Impacts of hurricanes on forest markets and economic welfare: The case of hurricane Michael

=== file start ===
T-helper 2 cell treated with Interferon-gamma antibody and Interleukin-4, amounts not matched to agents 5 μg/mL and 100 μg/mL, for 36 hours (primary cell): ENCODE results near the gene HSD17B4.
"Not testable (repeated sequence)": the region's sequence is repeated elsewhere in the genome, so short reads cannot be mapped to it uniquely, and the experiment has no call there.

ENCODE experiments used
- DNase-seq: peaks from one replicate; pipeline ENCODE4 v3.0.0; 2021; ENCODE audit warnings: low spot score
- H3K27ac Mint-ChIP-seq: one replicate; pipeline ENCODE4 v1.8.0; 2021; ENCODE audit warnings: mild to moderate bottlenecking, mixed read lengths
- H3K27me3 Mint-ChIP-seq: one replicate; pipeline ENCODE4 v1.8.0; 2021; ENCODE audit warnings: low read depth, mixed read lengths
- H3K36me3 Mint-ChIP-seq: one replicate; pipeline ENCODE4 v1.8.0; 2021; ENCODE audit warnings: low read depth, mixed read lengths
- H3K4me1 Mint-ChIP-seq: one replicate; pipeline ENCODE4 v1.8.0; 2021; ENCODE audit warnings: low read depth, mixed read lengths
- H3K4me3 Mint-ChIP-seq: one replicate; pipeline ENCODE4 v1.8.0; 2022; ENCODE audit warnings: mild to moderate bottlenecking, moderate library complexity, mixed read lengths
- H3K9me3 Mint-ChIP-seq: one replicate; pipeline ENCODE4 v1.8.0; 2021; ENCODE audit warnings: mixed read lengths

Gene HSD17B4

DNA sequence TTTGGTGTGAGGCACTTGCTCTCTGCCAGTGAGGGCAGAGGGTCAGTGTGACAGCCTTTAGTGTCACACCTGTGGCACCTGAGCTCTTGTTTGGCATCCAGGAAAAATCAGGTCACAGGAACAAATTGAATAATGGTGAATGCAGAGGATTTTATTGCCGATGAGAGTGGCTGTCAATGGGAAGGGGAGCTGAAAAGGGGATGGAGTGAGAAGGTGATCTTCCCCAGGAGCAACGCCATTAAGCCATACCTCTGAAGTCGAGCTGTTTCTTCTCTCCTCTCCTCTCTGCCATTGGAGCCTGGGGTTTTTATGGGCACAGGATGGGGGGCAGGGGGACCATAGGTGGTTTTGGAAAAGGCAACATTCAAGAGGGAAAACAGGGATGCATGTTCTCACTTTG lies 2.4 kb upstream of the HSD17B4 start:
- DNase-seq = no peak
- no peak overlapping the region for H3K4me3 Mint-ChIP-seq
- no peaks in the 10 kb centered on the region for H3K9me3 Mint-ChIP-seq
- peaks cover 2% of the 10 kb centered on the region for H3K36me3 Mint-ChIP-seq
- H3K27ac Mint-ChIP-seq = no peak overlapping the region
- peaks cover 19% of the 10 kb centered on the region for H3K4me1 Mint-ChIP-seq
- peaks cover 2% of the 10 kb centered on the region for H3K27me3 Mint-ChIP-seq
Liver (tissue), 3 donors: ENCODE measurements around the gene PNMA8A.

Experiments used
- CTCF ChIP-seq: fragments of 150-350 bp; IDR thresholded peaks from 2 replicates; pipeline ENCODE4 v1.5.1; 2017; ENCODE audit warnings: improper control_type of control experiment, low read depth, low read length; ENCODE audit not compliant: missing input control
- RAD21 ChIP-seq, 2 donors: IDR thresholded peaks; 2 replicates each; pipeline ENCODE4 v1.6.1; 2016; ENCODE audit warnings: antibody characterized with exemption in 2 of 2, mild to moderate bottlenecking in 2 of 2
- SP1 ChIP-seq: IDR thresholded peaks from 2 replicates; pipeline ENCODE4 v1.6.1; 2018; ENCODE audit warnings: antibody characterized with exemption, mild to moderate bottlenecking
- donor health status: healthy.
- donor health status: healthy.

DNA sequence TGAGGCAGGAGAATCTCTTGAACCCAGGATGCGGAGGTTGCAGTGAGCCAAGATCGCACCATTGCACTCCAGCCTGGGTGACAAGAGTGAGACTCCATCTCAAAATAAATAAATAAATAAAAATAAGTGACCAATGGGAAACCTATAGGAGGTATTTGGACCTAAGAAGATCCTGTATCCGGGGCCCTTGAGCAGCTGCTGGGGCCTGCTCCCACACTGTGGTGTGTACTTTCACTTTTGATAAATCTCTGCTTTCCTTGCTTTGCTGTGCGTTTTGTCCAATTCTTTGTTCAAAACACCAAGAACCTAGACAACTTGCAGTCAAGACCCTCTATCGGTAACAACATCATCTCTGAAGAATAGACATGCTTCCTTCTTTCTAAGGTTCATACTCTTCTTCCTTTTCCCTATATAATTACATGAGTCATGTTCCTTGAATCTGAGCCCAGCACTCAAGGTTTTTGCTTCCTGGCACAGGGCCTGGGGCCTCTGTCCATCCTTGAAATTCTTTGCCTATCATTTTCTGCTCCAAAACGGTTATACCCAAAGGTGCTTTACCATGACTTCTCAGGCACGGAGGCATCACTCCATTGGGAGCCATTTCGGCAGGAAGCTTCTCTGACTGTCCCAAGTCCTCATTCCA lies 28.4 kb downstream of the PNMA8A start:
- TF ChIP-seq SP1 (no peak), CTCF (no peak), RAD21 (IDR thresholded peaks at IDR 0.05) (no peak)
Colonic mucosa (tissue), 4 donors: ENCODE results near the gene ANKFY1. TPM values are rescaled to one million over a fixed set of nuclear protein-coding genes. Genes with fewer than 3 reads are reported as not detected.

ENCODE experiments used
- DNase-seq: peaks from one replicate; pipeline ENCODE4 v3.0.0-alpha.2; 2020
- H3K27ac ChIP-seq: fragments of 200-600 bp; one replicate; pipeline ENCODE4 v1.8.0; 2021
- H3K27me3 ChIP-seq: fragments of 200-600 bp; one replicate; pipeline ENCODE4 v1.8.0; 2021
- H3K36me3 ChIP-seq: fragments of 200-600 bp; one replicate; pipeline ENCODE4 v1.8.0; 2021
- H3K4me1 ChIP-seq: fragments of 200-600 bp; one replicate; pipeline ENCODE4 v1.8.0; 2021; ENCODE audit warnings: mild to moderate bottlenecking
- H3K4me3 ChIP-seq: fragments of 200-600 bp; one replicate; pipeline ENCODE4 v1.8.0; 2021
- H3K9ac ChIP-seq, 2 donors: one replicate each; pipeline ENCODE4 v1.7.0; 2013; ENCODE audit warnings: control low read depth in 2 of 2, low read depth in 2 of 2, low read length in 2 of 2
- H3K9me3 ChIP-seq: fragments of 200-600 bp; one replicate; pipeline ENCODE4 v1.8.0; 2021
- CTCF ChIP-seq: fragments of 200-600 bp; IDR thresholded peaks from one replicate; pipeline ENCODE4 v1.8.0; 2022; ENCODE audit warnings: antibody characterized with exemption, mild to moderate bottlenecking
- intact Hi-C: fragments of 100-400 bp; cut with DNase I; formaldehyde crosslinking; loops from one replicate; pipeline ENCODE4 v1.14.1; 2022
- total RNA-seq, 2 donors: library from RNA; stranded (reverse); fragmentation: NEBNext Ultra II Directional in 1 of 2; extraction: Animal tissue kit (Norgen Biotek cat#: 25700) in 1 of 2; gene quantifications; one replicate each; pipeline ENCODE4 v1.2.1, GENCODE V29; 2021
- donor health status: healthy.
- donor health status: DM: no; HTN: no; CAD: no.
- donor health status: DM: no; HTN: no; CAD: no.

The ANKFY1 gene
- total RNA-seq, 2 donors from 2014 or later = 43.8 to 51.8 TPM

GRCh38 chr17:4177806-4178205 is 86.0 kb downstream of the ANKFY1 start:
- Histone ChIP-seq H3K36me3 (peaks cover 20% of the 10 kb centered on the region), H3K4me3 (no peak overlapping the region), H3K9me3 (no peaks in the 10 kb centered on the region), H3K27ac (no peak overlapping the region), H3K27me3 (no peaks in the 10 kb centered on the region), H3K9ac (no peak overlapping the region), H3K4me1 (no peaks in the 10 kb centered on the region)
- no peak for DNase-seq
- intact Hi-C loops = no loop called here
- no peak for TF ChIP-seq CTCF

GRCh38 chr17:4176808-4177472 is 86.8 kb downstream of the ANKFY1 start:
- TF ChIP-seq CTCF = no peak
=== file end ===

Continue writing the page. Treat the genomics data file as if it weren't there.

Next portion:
This paper develops methodologies and identifies data gaps for understanding the impacts of hurricanes on forest product markets. Using the case of Hurricane Michael, we simulate damage to forest growing stock and forest area from alternative damage estimations (inventory and remote sensed). We then consider alternative scenarios for replanting, and the spatial distribution of salvage consumption. Beyond previous analyses we examine both short run and long run market outcomes resulting from the age demographics of standing timber post-hurricane. The simulation framework developed allows for the comparison of welfare and forest carbon consequences. Across scenarios the hurricane causes a welfare increase for pine sawtimber producers ranging from 1.2 to 1.5 times the no-hurricane baseline, and a loss for pine sawtimber consumers ranging from 0.6 to 0.8 times the baseline. Hardwood sawtimber producers gain by equivalent factors of 1.8, and consumers lose half. All scenarios gained forest carbon on the order of 1.2 times the pre-hurricane forest carbon, however, the no-hurricane case exhibited both higher carbon and carbon per unit area after a 40-year simulation.